In Re Petition of Thersa Goudeau to Adopt a Minor Child, A10A1720; A10A1721 (08/27/10), 10 FCDR 2881
Denial of former foster parents’ petition to adopt minor, AFFIRMED; trial court did not err in holding that foster parents lacked standing to pursue adoption, because OCGA 19-8-5(a) provides for adoption, if living parents have voluntarily surrendered their rights in writing to third person pursuing adoption and, in this case, parents surrendered their rights to minor’s maternal grandmother; trial court did not err in disregarding OCGA 49-5-281, Foster Parent’s Bill of Rights, because trial court did consider foster parents throughout doption process and Department of Human Services has absolute discretion in adoption decisions; evidence supported trial court’s decision that it would be inminor’s best interest to remain at material grandmother’s house; previous appellate deicsion, holding that there was no evidence supporting finding that adoption by maternal grandmother was in minor’s best interest, did not demand finding that adoption by foster parent was in child’s best interest; foster parents’ argument based on OCGA 19-8-18(d) rejcted, because that section is based on peitions brought pursuant to OCGA 19-8-5, which was inapplicable.
Owen v. Watts, A10A0774 (04/13/2010), 10 FCDR 1448
Judgment in parties’ divorce case, REVERSED, as trial court erred in ruling that appellant was estopped from denying obligation to support appellee’s minor child, who was not appellant’s biological or adopted child; although appellant signed application to amend child’s birth certificate to list him as her father and give her his name and he allegedly promised to take care of her and be her father, there was no evidence that his promise caused appellee to forego valuable legal right to her detriment; appellant identified child’s biological father, acknowledged that child was aware of his identity and stated that she never sought support, because he did not want anything to do with child.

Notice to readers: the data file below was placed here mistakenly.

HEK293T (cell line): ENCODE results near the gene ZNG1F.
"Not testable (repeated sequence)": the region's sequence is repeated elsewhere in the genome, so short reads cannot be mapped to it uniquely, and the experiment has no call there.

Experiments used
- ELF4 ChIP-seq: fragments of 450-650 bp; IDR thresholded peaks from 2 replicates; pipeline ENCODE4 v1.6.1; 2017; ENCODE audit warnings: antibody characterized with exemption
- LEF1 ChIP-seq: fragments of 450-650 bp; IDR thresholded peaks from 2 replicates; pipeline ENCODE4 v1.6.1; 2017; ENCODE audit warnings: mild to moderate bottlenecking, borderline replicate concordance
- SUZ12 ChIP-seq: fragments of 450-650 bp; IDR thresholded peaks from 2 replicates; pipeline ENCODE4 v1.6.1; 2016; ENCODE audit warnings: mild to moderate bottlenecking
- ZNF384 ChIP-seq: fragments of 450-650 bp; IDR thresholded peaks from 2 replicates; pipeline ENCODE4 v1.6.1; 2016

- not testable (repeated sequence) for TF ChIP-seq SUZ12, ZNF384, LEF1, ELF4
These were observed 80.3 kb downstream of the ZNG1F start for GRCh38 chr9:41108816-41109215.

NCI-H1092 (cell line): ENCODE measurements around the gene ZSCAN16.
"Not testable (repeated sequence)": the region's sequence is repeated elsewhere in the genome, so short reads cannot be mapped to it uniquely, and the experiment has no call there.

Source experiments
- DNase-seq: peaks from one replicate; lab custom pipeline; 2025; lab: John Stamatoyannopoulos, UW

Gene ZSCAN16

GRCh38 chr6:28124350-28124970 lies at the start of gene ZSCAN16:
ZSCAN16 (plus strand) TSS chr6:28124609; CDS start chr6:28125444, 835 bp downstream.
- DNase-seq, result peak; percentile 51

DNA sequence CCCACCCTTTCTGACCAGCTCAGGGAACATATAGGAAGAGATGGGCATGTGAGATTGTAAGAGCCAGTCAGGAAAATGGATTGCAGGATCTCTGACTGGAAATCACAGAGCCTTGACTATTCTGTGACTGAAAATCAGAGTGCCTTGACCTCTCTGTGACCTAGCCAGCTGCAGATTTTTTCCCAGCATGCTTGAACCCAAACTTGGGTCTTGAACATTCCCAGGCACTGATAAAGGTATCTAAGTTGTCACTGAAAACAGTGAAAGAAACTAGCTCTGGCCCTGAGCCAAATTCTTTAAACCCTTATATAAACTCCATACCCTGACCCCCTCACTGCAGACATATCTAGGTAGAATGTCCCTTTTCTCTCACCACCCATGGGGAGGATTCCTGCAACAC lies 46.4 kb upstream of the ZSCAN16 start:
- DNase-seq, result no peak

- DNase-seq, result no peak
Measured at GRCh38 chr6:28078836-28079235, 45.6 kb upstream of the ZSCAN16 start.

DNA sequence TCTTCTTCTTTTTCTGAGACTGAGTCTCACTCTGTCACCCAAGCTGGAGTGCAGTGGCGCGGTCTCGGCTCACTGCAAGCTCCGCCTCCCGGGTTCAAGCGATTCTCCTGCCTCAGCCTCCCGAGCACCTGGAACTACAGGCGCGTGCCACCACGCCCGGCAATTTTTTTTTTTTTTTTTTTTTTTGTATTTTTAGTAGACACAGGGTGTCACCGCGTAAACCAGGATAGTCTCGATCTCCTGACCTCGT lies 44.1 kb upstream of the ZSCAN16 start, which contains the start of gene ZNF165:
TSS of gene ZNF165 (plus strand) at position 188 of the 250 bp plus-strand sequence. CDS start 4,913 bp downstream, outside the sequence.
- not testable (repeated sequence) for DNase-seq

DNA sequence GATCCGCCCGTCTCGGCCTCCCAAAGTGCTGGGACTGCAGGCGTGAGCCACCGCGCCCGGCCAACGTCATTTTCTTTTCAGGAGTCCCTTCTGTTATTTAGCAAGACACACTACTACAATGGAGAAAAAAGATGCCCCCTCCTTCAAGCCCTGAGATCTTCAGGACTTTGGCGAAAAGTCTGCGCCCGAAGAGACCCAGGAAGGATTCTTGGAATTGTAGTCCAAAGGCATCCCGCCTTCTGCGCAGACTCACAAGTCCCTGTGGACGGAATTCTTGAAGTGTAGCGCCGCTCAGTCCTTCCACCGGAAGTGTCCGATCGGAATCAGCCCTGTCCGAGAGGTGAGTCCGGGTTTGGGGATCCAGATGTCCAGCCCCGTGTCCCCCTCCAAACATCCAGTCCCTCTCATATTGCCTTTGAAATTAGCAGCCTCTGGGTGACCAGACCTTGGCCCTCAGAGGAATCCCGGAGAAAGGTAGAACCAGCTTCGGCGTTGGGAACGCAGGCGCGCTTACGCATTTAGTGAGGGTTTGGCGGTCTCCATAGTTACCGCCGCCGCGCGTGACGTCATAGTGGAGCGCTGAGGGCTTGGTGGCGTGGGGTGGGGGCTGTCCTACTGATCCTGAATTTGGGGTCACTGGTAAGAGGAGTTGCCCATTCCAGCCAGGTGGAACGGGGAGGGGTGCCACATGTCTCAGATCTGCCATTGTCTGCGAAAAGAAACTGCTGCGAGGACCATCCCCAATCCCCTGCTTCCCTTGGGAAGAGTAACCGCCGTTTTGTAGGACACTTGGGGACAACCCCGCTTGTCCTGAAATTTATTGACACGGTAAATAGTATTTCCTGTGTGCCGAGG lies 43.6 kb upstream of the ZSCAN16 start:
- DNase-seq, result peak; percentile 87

GA attorney disbarred for violating Georgia Rules of Professional Conduct; attorney failed to file adoption petition for one client after she paid him $900 to represent her in that matter, did not respond truthfully to client about status of matter and misrepresented facts in response to Investigative Panel; in second matter, attorney failed to ensure that his client’s incorporation documents were registered with Secretary of State, moved his office and disconnected his phone and did not respond to Investigative Panel; in third matter, attorney did not return his child support clien’ts full retainer after opposing party paid him full $1500 fee and attorney never provided client with her files or with copies of her court docuemnts; attorney’s prior disciplinary history was an aggravating factor.
A GA parent who tests positive for marijuana and cocaine at the inception of a case, has a history of marijuana use, lacks stable and suitable housing, has no stable employment, does not pay child support and continues to reside with the children’s other parent, who has a chronic drug and alcohol abuse problem supports the termination of the parent’s parental rights to her children.
If a court grants a parent application for discretionary appeal, the parent can not show harm from the juvenile court’s alleged failure to provide a transcript.
A juvenile court does not abuse its discretion in determining the children should stay in their stable foster home , where the children have bonded with the foster parents and the foster parents wished to adopt them rather than a grandparent who is away from home for months at a time.
In the Interest of J.J. A09A1330 (07-17-09)
Judges: M. Anthony Baker, Cherokee Juvenile Court; Bernes, Smith, Phipps